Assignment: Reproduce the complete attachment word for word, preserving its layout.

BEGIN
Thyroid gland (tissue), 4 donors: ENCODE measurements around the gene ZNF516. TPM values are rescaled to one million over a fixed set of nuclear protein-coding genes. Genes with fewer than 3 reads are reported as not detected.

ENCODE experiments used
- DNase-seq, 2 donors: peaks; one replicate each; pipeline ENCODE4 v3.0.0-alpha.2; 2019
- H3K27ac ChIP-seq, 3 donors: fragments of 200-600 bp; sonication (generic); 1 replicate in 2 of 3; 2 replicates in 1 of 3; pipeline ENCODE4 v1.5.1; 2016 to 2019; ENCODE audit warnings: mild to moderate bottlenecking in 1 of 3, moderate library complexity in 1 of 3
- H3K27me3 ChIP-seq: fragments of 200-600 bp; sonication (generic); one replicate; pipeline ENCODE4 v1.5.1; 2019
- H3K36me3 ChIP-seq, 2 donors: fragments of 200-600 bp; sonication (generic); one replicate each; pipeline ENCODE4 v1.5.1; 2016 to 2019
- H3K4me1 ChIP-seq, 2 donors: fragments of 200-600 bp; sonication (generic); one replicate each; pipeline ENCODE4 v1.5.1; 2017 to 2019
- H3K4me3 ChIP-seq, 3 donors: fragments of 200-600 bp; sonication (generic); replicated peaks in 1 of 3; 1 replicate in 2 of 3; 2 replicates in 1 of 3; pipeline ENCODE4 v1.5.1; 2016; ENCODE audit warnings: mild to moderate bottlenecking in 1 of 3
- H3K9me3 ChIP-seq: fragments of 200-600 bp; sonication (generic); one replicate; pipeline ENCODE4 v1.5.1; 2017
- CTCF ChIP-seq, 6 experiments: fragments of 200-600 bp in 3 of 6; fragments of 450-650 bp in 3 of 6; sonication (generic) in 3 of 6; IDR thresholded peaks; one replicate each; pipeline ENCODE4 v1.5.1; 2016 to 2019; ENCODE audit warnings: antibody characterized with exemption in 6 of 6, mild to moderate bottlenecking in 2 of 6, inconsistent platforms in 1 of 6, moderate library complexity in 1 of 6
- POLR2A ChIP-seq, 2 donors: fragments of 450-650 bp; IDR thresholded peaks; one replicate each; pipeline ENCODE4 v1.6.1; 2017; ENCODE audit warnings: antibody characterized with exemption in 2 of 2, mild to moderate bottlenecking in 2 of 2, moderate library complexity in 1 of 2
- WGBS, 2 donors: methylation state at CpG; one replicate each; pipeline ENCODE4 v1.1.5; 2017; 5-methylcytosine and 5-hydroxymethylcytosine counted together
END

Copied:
Thyroid gland (tissue), 4 donors: ENCODE measurements around the gene ZNF516. TPM values are rescaled to one million over a fixed set of nuclear protein-coding genes. Genes with fewer than 3 reads are reported as not detected.

ENCODE experiments used
- DNase-seq, 2 donors: peaks; one replicate each; pipeline ENCODE4 v3.0.0-alpha.2; 2019
- H3K27ac ChIP-seq, 3 donors: fragments of 200-600 bp; sonication (generic); 1 replicate in 2 of 3; 2 replicates in 1 of 3; pipeline ENCODE4 v1.5.1; 2016 to 2019; ENCODE audit warnings: mild to moderate bottlenecking in 1 of 3, moderate library complexity in 1 of 3
- H3K27me3 ChIP-seq: fragments of 200-600 bp; sonication (generic); one replicate; pipeline ENCODE4 v1.5.1; 2019
- H3K36me3 ChIP-seq, 2 donors: fragments of 200-600 bp; sonication (generic); one replicate each; pipeline ENCODE4 v1.5.1; 2016 to 2019
- H3K4me1 ChIP-seq, 2 donors: fragments of 200-600 bp; sonication (generic); one replicate each; pipeline ENCODE4 v1.5.1; 2017 to 2019
- H3K4me3 ChIP-seq, 3 donors: fragments of 200-600 bp; sonication (generic); replicated peaks in 1 of 3; 1 replicate in 2 of 3; 2 replicates in 1 of 3; pipeline ENCODE4 v1.5.1; 2016; ENCODE audit warnings: mild to moderate bottlenecking in 1 of 3
- H3K9me3 ChIP-seq: fragments of 200-600 bp; sonication (generic); one replicate; pipeline ENCODE4 v1.5.1; 2017
- CTCF ChIP-seq, 6 experiments: fragments of 200-600 bp in 3 of 6; fragments of 450-650 bp in 3 of 6; sonication (generic) in 3 of 6; IDR thresholded peaks; one replicate each; pipeline ENCODE4 v1.5.1; 2016 to 2019; ENCODE audit warnings: antibody characterized with exemption in 6 of 6, mild to moderate bottlenecking in 2 of 6, inconsistent platforms in 1 of 6, moderate library complexity in 1 of 6
- POLR2A ChIP-seq, 2 donors: fragments of 450-650 bp; IDR thresholded peaks; one replicate each; pipeline ENCODE4 v1.6.1; 2017; ENCODE audit warnings: antibody characterized with exemption in 2 of 2, mild to moderate bottlenecking in 2 of 2, moderate library complexity in 1 of 2
- WGBS, 2 donors: methylation state at CpG; one replicate each; pipeline ENCODE4 v1.1.5; 2017; 5-methylcytosine and 5-hydroxymethylcytosine counted together